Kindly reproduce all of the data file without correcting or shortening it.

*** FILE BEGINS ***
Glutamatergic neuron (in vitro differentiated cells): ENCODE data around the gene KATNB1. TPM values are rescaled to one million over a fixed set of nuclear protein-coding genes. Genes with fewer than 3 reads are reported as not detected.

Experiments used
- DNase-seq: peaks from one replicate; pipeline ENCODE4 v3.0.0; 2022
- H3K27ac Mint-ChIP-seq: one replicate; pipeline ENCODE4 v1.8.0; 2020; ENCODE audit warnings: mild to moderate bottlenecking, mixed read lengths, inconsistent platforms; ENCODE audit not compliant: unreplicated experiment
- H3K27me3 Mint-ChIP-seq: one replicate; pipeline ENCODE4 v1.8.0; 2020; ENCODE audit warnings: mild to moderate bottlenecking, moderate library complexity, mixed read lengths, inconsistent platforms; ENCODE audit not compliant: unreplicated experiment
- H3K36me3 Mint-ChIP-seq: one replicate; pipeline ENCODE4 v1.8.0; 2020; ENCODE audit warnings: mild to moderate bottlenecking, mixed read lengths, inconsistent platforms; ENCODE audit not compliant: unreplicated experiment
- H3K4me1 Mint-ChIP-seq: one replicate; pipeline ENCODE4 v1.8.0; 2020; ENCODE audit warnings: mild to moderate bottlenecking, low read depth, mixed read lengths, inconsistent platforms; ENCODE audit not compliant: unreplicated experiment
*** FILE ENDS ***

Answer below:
Glutamatergic neuron (in vitro differentiated cells): ENCODE data around the gene KATNB1. TPM values are rescaled to one million over a fixed set of nuclear protein-coding genes. Genes with fewer than 3 reads are reported as not detected.

Experiments used
- DNase-seq: peaks from one replicate; pipeline ENCODE4 v3.0.0; 2022
- H3K27ac Mint-ChIP-seq: one replicate; pipeline ENCODE4 v1.8.0; 2020; ENCODE audit warnings: mild to moderate bottlenecking, mixed read lengths, inconsistent platforms; ENCODE audit not compliant: unreplicated experiment
- H3K27me3 Mint-ChIP-seq: one replicate; pipeline ENCODE4 v1.8.0; 2020; ENCODE audit warnings: mild to moderate bottlenecking, moderate library complexity, mixed read lengths, inconsistent platforms; ENCODE audit not compliant: unreplicated experiment
- H3K36me3 Mint-ChIP-seq: one replicate; pipeline ENCODE4 v1.8.0; 2020; ENCODE audit warnings: mild to moderate bottlenecking, mixed read lengths, inconsistent platforms; ENCODE audit not compliant: unreplicated experiment
- H3K4me1 Mint-ChIP-seq: one replicate; pipeline ENCODE4 v1.8.0; 2020; ENCODE audit warnings: mild to moderate bottlenecking, low read depth, mixed read lengths, inconsistent platforms; ENCODE audit not compliant: unreplicated experiment